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Elvissey (1993) is a Jack Womack science fiction novel, one of his Dryco series, set in a dystopian 2033 CE. The fictional universe is dominated by a Machiavellian multinational corporation and its plans for global domination of its world, and beset by runaway climate change, unstable weather patterns and rising sea levels, which threaten to eventually inundate old New York (although DryCo has constructed a "New" New York on higher ground). It won a Philip K. Dick Award in its year of publication.

Plot summary

In this novel, DryCo is facing problems from a mass religious movement centered on the premise that Elvis Presley was a semi divine figure, who performed miracles for believers in his sect. It decides to resolve this problem by retrieving a younger alternate history Elvis, and bringing him to present day New New York to discredit the posthumous reputation and mythology that now surrounds Elvis.

The retrieval team are a married couple, Iz and John. Iz is actually an African American, although cosmetic surgery has led to an uncomfortable masquerade as a "Caucasian" woman in the chosen alternate history. It turns out to be that of Terraplane, the previous novel in the DryCo quartet, where Abraham Lincoln was prematurely assassinated, the American Civil War never took place, and slavery was only abolished in 1907. Therefore, this world is backward when it comes to African-American civil rights, and racist segregation is still widespread there.

In Terraplane (1989), it was hinted that the assassination of Winston Churchill and Franklin Delano Roosevelt and the abduction of Joseph Stalin would lead to a Nazi victory in its World War II. However, DryCo's plans go awry. Leon Trotsky takes advantage of the power vacuum in the post-Stalinist Soviet Union, returns there from exile in Mexicomarker, and assumes power in his stead. Therefore, there is still a Nazi-Sovietmarker Pact, and the effect of Operation Barbarossa is lessened because the USSR rearms to the same extent as Nazi Germany. Moreover, Trotsky declares war on Nazi Germany before it launches Barbarossa. In the Pacific, the United States defeats Japanmarker in 1946, but they do so through dropping fourteen atomic bombs on the Home Islands, reducing it to an irradiated wasteland. Meanwhile, Hitler is assassinated in 1944, and the new Chancellor Speer signs an armistice with Britain, the United States and the Soviet Union, which leads to an unstable multi polar world due to the inconclusive result of World War II in this world.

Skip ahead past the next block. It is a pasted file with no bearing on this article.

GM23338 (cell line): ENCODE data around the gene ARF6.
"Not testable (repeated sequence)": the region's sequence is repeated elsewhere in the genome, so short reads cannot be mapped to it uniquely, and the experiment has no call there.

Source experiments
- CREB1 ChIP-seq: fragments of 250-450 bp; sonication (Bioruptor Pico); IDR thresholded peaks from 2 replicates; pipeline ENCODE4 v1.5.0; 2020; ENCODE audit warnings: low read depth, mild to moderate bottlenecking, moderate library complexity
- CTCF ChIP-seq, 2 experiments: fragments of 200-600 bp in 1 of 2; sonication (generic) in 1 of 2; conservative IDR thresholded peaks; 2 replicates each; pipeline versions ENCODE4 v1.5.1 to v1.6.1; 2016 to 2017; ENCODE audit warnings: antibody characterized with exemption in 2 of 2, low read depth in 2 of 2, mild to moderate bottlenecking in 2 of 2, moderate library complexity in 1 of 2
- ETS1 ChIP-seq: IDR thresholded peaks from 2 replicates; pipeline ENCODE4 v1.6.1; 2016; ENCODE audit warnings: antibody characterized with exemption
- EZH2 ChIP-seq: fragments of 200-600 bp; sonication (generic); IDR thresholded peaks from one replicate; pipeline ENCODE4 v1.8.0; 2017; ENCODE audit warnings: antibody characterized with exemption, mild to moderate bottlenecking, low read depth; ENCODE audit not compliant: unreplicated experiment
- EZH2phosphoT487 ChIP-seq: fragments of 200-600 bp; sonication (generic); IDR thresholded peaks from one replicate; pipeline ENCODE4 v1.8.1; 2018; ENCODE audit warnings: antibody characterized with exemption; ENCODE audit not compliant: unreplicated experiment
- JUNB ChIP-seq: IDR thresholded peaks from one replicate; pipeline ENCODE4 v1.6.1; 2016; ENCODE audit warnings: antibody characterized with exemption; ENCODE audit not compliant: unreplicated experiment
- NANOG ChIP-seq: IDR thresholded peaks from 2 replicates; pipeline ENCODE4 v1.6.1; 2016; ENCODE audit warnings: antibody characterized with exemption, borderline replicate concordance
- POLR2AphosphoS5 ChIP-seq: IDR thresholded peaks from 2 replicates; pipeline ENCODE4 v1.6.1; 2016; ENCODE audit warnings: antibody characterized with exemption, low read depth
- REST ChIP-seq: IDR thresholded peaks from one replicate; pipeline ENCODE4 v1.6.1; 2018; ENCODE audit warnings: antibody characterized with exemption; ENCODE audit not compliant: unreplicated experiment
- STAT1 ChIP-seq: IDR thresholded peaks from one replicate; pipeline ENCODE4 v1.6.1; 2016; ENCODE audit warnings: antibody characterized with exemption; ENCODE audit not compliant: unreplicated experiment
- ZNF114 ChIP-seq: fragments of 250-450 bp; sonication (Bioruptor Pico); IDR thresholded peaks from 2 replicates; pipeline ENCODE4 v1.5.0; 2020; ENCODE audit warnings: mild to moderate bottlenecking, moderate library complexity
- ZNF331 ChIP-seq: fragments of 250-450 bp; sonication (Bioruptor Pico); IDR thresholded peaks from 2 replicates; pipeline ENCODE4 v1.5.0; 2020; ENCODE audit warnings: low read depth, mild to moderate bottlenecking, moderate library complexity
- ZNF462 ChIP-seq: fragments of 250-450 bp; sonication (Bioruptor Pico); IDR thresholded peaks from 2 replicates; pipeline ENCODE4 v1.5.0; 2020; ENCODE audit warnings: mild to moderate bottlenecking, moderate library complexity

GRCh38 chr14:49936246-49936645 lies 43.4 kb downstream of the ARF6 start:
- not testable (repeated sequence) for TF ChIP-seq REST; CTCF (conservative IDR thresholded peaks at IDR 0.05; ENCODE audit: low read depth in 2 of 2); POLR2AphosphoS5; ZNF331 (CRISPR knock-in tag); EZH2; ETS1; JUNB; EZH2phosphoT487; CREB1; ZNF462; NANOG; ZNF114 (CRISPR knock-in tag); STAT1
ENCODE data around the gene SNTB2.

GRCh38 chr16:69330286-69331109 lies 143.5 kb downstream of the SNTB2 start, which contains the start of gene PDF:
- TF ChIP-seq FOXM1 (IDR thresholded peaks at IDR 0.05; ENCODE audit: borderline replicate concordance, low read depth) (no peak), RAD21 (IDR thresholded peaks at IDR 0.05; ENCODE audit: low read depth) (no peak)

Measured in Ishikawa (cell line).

In its 1954, the alternate Elvis turns out to be a sexual predator who has already murdered Gladys Presley when John and Iz encounter him for the first time. He then tries to rape Iz, much to John's anger, and displays symptoms of psychosis and latent schizophrenia. His poor mental health is not assisted by his strong religious beliefs and an unexpectedly early divergence point in this world's past, where Valentinian gnosticism survived and became the dominant belief system in this alternate Southern United Statesmarker instead of evangelical Christianity.

The dualist religious philosophy of this belief framework worsens Elvis' mental illness; as a Valentinian gnostic, his religious beliefs are not messianic as orthodox Christianity is, and he views the demands of DryCo that he become a virtual messiah for them as an insistence that he become an instrument of the demiurge, the evil and flawed creator of the material world in his gnostic world view.

However, Elvis is relatively psychologically healthy and morally sane compared to the intense anti-human pathology of DryCo's world; in the end he risks everything to escape it. DryCo's plan has failed miserably. John commits suicide in the bath, persuaded by Iz (frightened for her own life and that of the child she carries) that she intends to join him moments later; she does not. Awareness that she deceived him and intends to remain behind and continue living is his last cognizant moment; he communicates non-verbally that he understands, though whether he believes in the end the truth that the child she carries is not Elvis's is unclear.

Publication history

  • 1997, USA, Grove Press ISBN 0-802-13495-5, Pub date January 1997, Paperback


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